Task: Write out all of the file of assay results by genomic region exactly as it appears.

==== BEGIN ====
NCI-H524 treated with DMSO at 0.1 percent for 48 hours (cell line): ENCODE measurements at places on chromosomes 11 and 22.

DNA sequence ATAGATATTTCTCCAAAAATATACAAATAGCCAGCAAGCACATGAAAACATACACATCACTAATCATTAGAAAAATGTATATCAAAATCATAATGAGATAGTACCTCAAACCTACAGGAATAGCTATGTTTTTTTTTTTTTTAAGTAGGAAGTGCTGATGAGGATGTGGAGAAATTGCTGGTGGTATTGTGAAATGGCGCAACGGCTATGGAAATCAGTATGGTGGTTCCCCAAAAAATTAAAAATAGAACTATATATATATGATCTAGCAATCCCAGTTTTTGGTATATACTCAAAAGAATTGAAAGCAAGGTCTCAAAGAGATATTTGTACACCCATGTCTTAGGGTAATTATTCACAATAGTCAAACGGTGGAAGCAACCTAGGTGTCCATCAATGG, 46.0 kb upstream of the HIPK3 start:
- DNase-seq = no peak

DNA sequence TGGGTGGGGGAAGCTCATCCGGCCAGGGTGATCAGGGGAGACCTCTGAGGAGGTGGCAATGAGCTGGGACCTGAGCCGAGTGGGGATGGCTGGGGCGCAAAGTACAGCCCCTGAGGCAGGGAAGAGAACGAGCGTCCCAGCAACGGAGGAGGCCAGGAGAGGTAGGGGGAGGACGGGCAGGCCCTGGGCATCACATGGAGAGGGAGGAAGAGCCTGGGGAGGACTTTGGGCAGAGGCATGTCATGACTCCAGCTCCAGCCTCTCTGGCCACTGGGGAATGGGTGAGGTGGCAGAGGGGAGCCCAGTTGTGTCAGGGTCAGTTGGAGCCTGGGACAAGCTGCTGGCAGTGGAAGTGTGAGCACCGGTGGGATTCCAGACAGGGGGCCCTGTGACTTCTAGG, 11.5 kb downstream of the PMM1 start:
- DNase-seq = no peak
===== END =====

NCI-H524 treated with DMSO at 0.1 percent for 48 hours (cell line): ENCODE measurements at places on chromosomes 11 and 22.

DNA sequence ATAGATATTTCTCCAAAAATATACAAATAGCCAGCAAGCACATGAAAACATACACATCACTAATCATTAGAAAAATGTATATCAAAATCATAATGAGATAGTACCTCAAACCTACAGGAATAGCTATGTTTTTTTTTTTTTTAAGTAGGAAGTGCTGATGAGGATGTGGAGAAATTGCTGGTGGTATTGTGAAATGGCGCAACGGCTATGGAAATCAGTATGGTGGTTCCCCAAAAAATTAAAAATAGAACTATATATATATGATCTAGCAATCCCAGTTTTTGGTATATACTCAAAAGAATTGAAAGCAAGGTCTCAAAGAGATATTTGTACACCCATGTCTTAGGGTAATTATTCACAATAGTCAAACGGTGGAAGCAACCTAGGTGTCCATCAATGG, 46.0 kb upstream of the HIPK3 start:
- DNase-seq = no peak

DNA sequence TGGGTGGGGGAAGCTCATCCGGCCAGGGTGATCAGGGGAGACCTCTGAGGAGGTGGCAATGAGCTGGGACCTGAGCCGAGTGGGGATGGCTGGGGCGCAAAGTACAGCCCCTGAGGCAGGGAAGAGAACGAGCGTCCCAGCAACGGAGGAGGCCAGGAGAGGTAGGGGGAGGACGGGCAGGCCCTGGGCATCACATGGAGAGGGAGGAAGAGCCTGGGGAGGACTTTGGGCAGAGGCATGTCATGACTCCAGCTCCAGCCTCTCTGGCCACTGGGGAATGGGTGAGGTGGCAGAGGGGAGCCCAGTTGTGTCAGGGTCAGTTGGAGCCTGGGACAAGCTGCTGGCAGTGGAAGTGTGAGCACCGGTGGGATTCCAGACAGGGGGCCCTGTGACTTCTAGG, 11.5 kb downstream of the PMM1 start:
- DNase-seq = no peak